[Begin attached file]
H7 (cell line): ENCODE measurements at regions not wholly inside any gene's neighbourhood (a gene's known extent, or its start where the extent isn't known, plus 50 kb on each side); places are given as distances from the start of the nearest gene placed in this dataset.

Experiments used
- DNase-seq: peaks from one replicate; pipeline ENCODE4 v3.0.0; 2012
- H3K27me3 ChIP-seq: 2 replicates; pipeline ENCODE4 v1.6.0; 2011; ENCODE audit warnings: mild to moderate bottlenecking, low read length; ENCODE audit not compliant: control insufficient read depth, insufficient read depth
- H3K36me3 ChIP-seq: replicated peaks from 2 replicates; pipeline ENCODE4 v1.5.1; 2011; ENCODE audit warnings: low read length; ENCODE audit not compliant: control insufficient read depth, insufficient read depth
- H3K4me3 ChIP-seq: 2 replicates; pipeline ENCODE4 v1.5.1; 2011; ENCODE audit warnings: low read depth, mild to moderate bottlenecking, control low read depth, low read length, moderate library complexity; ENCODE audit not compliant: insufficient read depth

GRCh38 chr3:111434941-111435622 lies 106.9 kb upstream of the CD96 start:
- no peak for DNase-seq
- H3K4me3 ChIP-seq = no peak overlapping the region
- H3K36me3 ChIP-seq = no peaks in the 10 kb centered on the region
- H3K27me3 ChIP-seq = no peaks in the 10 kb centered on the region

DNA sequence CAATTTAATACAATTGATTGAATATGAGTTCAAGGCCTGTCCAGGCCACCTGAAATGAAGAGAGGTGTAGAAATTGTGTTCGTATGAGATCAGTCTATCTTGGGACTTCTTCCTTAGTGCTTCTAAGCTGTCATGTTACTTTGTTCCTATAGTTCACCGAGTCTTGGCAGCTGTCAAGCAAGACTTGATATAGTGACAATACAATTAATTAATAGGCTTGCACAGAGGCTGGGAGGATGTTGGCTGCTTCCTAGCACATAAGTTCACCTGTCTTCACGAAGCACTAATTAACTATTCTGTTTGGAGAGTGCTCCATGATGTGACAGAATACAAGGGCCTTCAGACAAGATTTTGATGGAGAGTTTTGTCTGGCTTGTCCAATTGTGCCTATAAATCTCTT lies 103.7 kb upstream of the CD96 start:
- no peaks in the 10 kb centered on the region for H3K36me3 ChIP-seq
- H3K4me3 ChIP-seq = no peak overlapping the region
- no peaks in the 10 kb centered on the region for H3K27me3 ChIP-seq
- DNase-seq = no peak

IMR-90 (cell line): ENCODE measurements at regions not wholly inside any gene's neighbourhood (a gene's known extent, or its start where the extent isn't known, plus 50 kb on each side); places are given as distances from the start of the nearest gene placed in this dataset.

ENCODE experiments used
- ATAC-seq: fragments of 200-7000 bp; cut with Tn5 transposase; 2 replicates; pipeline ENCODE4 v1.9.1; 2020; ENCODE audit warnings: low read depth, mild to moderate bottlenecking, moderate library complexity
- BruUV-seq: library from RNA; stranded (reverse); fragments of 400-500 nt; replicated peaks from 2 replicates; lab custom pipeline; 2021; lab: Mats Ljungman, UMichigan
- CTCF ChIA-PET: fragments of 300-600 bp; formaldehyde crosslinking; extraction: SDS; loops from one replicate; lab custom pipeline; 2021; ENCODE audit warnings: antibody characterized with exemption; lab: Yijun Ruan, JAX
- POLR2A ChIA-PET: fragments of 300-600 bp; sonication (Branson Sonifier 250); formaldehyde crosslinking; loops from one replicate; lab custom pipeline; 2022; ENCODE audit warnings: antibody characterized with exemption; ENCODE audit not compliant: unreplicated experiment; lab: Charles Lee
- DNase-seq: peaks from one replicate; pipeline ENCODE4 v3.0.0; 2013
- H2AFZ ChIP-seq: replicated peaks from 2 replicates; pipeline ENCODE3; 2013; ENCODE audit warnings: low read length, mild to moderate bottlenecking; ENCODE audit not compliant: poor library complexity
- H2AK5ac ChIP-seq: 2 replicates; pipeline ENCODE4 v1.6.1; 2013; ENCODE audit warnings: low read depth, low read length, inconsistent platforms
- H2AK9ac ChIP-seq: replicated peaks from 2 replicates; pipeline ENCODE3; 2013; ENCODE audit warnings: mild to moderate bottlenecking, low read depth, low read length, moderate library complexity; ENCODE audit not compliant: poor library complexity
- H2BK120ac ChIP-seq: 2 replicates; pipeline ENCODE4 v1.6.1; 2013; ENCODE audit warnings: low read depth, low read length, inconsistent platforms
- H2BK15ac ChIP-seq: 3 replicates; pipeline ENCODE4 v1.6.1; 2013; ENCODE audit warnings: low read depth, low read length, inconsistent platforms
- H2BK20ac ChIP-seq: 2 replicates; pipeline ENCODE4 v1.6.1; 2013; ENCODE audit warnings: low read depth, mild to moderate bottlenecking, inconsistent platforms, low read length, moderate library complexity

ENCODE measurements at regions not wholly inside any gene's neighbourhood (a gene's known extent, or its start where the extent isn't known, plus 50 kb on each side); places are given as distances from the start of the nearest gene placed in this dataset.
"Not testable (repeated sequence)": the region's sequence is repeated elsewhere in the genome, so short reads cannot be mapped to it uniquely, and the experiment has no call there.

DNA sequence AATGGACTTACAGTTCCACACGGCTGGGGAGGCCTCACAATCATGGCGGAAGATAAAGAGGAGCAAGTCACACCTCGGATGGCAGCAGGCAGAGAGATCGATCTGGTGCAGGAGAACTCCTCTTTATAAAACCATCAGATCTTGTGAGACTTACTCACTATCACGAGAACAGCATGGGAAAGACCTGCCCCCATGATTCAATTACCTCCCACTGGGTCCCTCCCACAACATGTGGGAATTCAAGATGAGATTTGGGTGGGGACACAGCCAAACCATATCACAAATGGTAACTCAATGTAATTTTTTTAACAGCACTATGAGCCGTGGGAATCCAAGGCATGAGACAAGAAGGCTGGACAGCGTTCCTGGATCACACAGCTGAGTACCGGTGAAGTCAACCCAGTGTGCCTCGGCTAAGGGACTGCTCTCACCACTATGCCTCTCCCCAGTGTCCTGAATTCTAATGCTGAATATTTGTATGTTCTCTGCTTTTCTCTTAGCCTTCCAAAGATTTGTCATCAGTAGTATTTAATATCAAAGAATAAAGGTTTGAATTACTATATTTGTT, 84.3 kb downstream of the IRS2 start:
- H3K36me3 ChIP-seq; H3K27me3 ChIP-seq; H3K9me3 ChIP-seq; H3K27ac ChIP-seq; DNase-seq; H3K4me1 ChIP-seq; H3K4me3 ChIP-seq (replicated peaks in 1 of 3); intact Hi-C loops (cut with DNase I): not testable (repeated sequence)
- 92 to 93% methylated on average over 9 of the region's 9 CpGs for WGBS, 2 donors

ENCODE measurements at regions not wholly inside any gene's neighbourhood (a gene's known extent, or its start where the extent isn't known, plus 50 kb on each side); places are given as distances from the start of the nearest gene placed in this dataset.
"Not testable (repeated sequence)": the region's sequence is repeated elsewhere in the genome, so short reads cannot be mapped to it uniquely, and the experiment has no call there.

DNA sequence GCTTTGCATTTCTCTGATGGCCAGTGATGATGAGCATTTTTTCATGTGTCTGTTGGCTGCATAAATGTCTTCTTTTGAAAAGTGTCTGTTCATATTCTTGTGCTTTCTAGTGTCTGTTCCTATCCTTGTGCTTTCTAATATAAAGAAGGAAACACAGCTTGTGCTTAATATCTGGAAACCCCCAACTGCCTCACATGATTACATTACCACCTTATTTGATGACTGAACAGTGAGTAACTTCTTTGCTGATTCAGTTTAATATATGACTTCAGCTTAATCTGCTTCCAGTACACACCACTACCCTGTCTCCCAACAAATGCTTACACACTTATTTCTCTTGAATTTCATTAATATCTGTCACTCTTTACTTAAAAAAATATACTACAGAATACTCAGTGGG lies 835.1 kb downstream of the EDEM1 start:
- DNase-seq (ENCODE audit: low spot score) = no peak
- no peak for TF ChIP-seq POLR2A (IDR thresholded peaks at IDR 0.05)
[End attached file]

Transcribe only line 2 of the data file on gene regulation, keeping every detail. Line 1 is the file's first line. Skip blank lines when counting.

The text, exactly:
Experiments used